Abstract

Widmann, A., Gruber, T., Kujala, T., Tervaniemi, M., & Schröger, E. (2007). Binding Symbols and Sounds: Evidence from Event-Related Oscillatory Gamma-Band Activity. Cerebral Cortex, 17(11), 2696-2702.

Binding Symbols and Sounds: Evidence from Event-Related Oscillatory Gamma-Band Activity

The present study intended to examine the neural basis of audiovisual integration, hypothetically achieved by synchronized gamma-band oscillations (30-80 Hz) that have been suggested to integrate stimulus features and top-down information. To that end, we studied the impact of visual symbolic information on early auditory sensory processing of upcoming sounds. In particular, we used a symbol-to-sound-matching paradigm in which simple score-like patterns predict corresponding sound patterns. Occasionally, a single sound is incongruent with the corresponding element of the visual pattern. In response to expected sounds congruent with the corresponding visual symbol, a power increase of phase-locked (evoked) activity in the 40-Hz band was observed peaking 42-ms poststimulus onset. Thus, for the first time, we demonstrated that the comparison process between a neural model, the expectation, and the current sensory input is implemented at very early levels of auditory processing. Subsequently, expected congruent sounds elicited a broadband power increase of non-phase-locked (induced) activity peaking 152-ms poststimulus onset, which might reflect the formation of a unitary event representation including both visual and auditory aspects of the stimulation. Gamma-band responses were not present for unexpected incongruent sounds. A model explaining the anticipatory activation of cortical auditory representations and the match of experience against expectation is presented.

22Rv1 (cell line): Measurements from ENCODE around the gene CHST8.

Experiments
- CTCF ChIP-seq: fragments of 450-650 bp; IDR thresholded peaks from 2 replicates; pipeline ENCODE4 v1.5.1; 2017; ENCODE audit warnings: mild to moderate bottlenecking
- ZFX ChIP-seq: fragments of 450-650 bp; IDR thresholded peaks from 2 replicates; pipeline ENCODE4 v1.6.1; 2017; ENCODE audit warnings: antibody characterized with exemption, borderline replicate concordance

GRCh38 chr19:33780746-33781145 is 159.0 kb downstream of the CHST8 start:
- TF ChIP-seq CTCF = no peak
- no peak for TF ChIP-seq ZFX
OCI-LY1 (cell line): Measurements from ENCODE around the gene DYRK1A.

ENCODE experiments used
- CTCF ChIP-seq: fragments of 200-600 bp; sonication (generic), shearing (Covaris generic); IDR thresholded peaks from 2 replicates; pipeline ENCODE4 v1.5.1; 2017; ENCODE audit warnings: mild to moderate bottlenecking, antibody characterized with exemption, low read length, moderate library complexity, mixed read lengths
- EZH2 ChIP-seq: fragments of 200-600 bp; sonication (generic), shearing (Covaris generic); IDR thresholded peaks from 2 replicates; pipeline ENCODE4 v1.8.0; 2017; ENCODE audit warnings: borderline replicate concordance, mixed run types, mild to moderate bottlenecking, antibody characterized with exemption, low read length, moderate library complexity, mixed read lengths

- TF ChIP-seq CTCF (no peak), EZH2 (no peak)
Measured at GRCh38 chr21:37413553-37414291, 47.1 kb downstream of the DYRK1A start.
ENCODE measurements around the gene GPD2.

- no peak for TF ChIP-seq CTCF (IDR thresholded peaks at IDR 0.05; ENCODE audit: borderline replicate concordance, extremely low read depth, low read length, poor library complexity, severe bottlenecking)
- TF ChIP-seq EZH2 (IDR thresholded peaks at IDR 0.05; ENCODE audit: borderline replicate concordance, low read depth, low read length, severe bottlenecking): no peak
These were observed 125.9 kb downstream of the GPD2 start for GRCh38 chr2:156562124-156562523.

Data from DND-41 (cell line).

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Cognitive and Biological Psychology

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